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Compliance program elements
  • Employers who work with lead should work with a qualified safety and health professional to develop a worker protection program.

The employer should, as needed, consult a qualified safety and health professional to develop and implement an effective, site-specific worker protection program. These professionals may work independently or may be associated with an insurance carrier, trade organization, or on-site consultation program.

For each job where employee exposure exceeds the permissible action limit (PEL), the employer must establish and implement a written compliance program to reduce employee exposure to the PEL or below. The compliance program must provide for frequent and regular inspections of job sites, materials, and equipment by a competent person. Written programs, which must be reviewed and updated at least annually to reflect the current status of the program, must include:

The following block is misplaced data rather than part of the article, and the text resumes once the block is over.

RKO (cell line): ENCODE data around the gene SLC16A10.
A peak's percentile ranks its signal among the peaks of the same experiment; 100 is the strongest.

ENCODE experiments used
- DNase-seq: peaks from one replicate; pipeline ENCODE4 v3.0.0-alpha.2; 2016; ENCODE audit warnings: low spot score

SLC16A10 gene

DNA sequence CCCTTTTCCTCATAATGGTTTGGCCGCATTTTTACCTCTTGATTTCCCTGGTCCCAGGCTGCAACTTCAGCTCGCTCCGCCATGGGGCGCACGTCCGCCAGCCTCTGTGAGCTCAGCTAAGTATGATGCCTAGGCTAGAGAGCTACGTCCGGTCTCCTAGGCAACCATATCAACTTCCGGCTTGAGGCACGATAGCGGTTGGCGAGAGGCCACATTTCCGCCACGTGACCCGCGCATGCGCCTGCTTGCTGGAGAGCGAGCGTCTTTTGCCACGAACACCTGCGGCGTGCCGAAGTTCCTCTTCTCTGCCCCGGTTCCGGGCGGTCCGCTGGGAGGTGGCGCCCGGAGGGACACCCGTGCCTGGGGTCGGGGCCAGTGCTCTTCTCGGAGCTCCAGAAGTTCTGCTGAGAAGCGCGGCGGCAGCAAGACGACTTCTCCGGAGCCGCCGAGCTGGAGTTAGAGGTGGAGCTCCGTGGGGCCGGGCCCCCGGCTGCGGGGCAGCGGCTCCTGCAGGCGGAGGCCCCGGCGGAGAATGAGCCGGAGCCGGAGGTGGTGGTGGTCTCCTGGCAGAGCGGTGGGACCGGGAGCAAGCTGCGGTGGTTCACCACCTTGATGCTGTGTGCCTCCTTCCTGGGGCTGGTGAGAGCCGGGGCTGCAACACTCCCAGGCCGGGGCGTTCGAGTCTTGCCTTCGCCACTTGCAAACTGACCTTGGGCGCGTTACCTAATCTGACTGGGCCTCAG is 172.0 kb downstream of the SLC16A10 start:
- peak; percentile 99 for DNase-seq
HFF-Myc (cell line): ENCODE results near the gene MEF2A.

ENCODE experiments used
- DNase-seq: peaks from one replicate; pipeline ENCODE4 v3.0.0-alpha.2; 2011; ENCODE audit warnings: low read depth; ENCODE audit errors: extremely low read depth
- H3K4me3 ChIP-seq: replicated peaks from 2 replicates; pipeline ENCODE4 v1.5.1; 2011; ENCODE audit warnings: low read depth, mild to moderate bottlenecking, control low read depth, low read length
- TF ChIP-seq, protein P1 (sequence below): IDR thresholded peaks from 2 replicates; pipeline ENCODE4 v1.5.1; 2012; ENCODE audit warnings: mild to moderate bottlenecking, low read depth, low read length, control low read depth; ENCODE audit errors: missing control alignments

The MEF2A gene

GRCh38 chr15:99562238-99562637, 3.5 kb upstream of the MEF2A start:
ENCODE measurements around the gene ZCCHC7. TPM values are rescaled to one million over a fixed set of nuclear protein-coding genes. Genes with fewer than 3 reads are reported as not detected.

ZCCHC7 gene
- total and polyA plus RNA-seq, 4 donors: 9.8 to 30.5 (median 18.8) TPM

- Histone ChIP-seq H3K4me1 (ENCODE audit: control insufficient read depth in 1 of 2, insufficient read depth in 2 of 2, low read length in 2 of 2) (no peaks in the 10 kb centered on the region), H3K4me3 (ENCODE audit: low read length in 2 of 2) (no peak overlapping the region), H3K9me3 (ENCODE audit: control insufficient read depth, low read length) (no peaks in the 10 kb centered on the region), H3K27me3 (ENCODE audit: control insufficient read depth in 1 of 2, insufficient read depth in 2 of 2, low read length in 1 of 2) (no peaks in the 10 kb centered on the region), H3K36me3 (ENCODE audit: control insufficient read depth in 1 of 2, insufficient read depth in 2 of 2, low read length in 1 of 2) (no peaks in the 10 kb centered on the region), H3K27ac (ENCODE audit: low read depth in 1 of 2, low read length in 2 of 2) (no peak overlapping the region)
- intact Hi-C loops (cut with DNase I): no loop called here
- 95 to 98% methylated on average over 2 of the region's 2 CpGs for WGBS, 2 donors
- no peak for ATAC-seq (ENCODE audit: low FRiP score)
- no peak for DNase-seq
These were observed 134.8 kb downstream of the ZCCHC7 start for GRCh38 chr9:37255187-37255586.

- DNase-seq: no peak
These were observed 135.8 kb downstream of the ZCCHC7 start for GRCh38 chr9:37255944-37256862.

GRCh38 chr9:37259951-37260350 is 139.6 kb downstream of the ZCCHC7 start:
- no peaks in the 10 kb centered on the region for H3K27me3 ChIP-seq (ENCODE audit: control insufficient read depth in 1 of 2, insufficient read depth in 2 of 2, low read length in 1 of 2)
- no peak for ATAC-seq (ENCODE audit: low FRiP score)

• A description of each activity in which lead is emitted (such as equipment used, material involved, controls in place, crew size, employee job responsibilities, operating procedures, and maintenance practices).
  • The means to be used to achieve compliance and engineering plans and studies used to determine the engineering controls selected where they are required.
  • Information on the technology considered to meet the PEL.
  • Air monitoring data that document the source of lead emissions.
  • A detailed schedule for implementing the program, including copies of documentation (such as purchase orders for equipment, construction contracts).
  • A work practice program.
  • An administrative control schedule, if applicable.
  • Arrangements made among contractors on multi-contractor sites to inform employees of potential lead exposure.